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Imperialisms Workshop Description

map The World in the Time of Cabot, 1924

The World in the Time of Cabot, 1924
(https://digital.library.cornell.edu/catalog/ss:19343581)

IMPERIALISMS: 2019 CSA Graduate Student Workshop 
April 19, 2019, Stanford Humanities Center(424 Santa Teresa Streetmap & directions)
OrganizersAnubha Anushree (Ph.D. Candidate in History) and Mejgan Massoumi (Ph.D. Candidate in History) 

The subject of empire is central to the questions of several disciplines, commanding both popular and political debate in our contemporary moment. The South Asian context is essential to both ongoing and retrospective conversations, serving as the crucible for perhaps the world’s most varied set of imperial formations. How can we think of empires as a relevant political category in contemporary South Asia? What happens when we interrogate empire beyond the idea of territorial conquest and think about its cultural, ideological, visual, and aural manifestations? Are empires just a chronological phenomenon belonging to the alterity of past? Further, what distinguishes empires from contemporary South Asian political forms that have historically depended on being distinct and even antithetical to imperialism? The 2019 CSA Graduate Workshop is animated by these broad questions.

The demise of the Soviet Union in 1989 and the beginning of economic liberalization in India (1991) — many believed —signaled the emergence of a political order that was no more conditioned by its colonial ancestry. Economic liberalization was viewed as the magical pill that would cure South Asia of many sociological, political, and moral asymmetries. Yet, the rise of nationalism across the region has skewed many such sanguine narratives. The emergence of nationalist and religious fundamentalism disturbs the neat binaries of the colonial and postcolonial world. Such changes raise questions about the endurance of both nationalism and imperialism. In what ways does nationalism and imperialism collide and converge? What analytical methods help us identify and distinguish the specific political forms and cultural logic that are a legacy of empires and imperialism? This year’s conference will take place the same month as the general election in India and in the wake of major elections in Pakistan, Bangladesh, and Afghanistan, posing the timely question of the relationship between earlier, imperial visions of a unified polity and that of the modern nation-state. Are South Asia’s recent impulses towards religious hegemony and regional hegemony evidence of earlier imperial impulses, and if so, where do we locate it? Can the contemporary situation be informed by studies of premodern empires, and vice versa?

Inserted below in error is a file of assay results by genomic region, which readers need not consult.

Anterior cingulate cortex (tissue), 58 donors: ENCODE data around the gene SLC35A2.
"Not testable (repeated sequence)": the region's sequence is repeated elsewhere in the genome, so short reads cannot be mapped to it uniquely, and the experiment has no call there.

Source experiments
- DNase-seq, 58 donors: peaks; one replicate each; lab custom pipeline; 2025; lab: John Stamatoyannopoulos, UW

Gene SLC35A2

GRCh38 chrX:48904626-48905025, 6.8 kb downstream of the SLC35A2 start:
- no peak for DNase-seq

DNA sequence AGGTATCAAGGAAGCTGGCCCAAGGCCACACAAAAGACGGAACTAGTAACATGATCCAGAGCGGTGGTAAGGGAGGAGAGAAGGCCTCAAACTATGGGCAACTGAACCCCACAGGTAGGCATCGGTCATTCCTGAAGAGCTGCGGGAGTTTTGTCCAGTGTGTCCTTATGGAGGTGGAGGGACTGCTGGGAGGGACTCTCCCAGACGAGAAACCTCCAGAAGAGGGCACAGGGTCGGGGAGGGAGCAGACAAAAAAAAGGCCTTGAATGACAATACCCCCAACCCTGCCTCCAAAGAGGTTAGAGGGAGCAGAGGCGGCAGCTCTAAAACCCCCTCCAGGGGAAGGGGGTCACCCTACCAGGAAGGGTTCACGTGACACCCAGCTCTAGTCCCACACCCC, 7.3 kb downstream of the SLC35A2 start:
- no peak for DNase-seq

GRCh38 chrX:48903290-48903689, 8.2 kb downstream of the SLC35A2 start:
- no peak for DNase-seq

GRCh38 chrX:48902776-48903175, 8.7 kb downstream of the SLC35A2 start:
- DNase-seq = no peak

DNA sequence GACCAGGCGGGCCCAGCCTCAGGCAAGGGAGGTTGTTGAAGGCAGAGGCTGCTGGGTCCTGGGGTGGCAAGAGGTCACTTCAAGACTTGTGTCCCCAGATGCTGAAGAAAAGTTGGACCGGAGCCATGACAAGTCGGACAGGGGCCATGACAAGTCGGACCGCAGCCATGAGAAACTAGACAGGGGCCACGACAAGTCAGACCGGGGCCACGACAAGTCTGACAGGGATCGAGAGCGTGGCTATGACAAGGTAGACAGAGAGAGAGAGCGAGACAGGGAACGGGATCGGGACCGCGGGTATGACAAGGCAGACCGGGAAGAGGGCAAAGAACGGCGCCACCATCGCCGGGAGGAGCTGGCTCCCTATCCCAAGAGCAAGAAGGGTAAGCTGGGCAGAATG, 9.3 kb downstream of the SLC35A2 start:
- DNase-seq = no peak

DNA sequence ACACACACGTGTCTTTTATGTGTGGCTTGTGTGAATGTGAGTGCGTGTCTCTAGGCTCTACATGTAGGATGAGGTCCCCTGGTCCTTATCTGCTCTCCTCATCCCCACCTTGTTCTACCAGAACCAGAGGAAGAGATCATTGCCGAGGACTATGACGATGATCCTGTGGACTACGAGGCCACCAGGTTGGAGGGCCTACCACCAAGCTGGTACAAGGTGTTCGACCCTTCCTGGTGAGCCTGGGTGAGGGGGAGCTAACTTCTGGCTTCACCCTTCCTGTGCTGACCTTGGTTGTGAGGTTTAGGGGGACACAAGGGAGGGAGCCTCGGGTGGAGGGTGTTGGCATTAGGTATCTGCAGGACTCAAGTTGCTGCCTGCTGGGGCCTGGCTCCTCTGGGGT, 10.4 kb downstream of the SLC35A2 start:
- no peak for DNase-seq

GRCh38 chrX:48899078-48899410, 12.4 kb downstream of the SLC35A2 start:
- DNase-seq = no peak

Much of nineteenth- and twentieth-century philosophy and history has focused on the decline and fall of empires and civilizations. Faced with the resurgence of imperial politics, a question for the twenty-first century is rather about the endurance of empire both in theory and practice. From Michael Hardt and Antonio Negri's conception of empire as multitude via Pierre Manent's work on the metamorphoses of Western political organization to ideas of liberal empire in International Relations (John Ikenberry or Michael Ignatieff), the attempt to renew this theme requires critical engagement.

Against this backdrop, the purpose of this workshop is to gather an interdisciplinary group of graduate students at all levels to examine both the present moment and continuing legacy of empire. We invite papers that examine South Asia in a broad sense, including Pakistan, Bangladesh, Sri Lanka, Tibet, Nepal, the Maldives, Afghanistan, Bhutan, Myanmar or Burma, India, and transnational and diasporic spaces. Among others, the questions that will be debated include the following: Are we witnessing the resurgence of old empires or the formation of new ones? Winston Churchill remarked that the empires of the future would be "empires of the mind." Can power be contained or is it inherently imperial?

The workshop is organized by Stanford Center for South Asia in collaboration with Stanford Humanities CenterDepartment of History, and Department of AnthropologyPlease see the Workshop Website for event details and RSVP information. Inquiries shall be addressed by email to workshop organizers  Anubha Anushree (anubha1@stanford.edu) and Mejgan Massoumi (mejgan@stanford.edu). 

Image credit: “The World in the Time of Cabot”(Decorative map by MacDonald Gill from The Pageant of Empire. Souvenir Volume: An Anthology of British Empireby E. V. Lucas. London: Fleetway Press, 1924.  British Empire Exhibition, 1924, 1925 (Wembley); Retrived at this link from Cornell Library's digital collection on Persuasive Maps: PJ Mode Collection.)